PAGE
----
The new bags were dreamed up by LVMH CEO Bernard Arnault and his daughter, who know the artist and have bought some of his work.  They discussed the idea, called the Masters Collection, with Koons during a lunch meeting. 

What are we to make of this?

Jeff Koons

If you have heard of this artist, it is probably because of his balloon dogs.  

Above is Balloon Dog (Orange), one of several great big stainless steel likenesses of the sorts of prizes children used to get at carnivals or birthday parties.  This one holds the record for the highest price ever paid for an artwork by a living artist -- $54.8 million.

A few years ago, I saw a Koons retrospective at the Whitney in New York.  The show featured many works made over many years, but the one that got the most attention by far was the balloon dog.  

I attended the exhibit with a young friend who is a serious artist in the Cy Twombly mode.  When I asked his reaction, he said, diplomatically, "I think the artist is having a little bit of fun with his investors."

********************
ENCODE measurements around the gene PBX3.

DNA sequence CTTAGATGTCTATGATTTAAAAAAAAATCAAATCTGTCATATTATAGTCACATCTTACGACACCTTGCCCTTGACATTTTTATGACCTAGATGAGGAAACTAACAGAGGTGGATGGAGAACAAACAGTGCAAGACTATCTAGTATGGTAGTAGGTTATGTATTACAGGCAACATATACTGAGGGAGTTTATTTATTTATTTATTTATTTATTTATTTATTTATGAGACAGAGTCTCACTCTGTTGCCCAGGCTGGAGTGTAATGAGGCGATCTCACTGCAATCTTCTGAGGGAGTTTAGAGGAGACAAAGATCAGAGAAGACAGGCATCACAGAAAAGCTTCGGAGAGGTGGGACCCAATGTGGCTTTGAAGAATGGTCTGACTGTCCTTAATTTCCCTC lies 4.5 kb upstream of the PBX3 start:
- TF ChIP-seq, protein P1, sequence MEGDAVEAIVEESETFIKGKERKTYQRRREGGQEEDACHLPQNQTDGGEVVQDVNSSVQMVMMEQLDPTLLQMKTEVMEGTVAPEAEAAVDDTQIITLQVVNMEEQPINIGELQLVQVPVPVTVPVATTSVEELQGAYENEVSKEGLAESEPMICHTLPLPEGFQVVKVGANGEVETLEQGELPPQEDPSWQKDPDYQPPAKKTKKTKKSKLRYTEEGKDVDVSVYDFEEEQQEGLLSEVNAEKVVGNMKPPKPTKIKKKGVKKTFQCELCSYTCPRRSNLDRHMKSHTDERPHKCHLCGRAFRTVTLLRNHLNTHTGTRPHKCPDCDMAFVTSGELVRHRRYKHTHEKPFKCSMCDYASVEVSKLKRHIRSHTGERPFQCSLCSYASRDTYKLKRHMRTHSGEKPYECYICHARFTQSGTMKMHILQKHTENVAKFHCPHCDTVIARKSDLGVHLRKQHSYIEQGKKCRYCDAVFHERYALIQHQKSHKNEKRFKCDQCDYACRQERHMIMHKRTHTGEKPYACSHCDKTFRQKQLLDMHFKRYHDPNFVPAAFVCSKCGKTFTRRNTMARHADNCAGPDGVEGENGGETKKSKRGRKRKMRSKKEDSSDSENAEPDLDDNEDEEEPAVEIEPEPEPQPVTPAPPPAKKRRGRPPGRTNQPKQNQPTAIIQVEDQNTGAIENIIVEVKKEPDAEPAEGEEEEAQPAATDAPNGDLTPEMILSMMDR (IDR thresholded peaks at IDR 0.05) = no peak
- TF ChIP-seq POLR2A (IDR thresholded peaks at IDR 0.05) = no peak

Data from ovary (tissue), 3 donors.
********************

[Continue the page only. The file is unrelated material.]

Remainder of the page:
And what's not to like?  You see a balloon dog, and you know what it is.  It is shiny and perfectly made.  It may remind you of a happy moment in your childhood.

Since then, Koons has moved on.  In recent years, he has been creating his Gazing Ball series, which consists of large large copies of classical paintings and statues that have blue reflective balls attached. Here is one.  

Not everyone is enchanted with the concept.  Koons has had a good long career, but among art cognoscenti, skepticism has been growing over time.  Here is a reaction to a Los Angeles showing of the recent stuff:

  "Koons appropriated famous artworks, had them repainted in oil on canvas, and affixed a gazing ball — a blue glass globe with a highly reflective finish — on each. 'This experience is about you,' Koons has said, 'your desires, your interests, your participation, your relationship with this image.' Similarly, if there is lasting interest in ... Koons’s new projects, it will derive from the moment they reflect rather than any quality inherent in the art itself."